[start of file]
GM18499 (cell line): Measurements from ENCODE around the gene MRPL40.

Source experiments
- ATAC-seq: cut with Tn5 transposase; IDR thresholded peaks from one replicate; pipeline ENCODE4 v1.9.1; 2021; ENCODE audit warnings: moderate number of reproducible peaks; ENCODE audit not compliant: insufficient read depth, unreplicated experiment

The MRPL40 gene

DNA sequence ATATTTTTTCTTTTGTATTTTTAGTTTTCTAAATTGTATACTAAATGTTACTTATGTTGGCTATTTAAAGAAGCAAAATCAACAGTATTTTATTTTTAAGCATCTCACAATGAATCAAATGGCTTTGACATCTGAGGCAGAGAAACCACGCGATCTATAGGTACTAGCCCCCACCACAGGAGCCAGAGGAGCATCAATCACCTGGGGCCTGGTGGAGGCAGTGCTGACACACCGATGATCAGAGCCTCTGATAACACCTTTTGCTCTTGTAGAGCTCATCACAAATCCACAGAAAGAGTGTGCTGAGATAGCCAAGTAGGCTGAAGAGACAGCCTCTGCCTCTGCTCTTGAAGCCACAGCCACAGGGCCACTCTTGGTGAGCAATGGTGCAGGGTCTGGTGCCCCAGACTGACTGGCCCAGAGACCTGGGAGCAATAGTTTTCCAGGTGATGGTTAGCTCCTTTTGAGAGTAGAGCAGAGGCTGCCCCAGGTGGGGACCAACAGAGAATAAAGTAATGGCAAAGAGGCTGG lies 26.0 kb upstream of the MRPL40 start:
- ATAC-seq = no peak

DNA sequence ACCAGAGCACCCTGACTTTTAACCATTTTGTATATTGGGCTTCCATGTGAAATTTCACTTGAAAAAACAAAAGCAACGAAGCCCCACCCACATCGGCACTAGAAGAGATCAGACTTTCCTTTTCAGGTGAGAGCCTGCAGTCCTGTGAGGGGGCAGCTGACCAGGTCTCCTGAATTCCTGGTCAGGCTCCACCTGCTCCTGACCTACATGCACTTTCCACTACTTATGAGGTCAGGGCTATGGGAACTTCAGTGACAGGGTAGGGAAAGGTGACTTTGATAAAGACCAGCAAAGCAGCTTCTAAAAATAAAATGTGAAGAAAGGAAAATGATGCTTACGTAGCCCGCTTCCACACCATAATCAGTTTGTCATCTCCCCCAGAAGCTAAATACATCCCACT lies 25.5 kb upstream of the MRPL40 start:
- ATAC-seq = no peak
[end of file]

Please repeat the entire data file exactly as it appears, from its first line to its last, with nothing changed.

GM18499 (cell line): Measurements from ENCODE around the gene MRPL40.

Source experiments
- ATAC-seq: cut with Tn5 transposase; IDR thresholded peaks from one replicate; pipeline ENCODE4 v1.9.1; 2021; ENCODE audit warnings: moderate number of reproducible peaks; ENCODE audit not compliant: insufficient read depth, unreplicated experiment

The MRPL40 gene

DNA sequence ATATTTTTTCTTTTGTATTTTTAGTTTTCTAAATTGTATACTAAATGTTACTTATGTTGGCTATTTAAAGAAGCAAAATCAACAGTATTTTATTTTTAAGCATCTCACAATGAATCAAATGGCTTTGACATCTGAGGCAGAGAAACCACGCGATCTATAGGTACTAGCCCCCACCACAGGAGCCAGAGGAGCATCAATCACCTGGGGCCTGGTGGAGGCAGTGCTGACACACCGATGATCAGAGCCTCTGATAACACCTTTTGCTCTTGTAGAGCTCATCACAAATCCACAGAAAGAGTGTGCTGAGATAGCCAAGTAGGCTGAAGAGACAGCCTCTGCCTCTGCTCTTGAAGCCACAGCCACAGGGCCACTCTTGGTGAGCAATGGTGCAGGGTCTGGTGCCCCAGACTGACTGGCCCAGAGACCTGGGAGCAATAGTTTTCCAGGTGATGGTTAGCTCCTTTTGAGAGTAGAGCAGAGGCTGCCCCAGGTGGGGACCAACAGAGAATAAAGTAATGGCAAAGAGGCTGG lies 26.0 kb upstream of the MRPL40 start:
- ATAC-seq = no peak

DNA sequence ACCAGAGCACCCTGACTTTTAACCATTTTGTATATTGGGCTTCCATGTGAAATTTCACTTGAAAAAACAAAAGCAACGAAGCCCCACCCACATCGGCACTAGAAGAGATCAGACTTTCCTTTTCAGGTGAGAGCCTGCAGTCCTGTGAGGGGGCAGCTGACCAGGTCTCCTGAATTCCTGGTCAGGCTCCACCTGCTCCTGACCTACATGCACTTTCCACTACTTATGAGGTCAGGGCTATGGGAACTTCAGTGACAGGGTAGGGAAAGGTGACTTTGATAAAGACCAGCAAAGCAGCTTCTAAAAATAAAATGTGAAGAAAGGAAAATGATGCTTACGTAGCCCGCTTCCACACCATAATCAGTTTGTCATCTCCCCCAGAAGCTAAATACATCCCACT lies 25.5 kb upstream of the MRPL40 start:
- ATAC-seq = no peak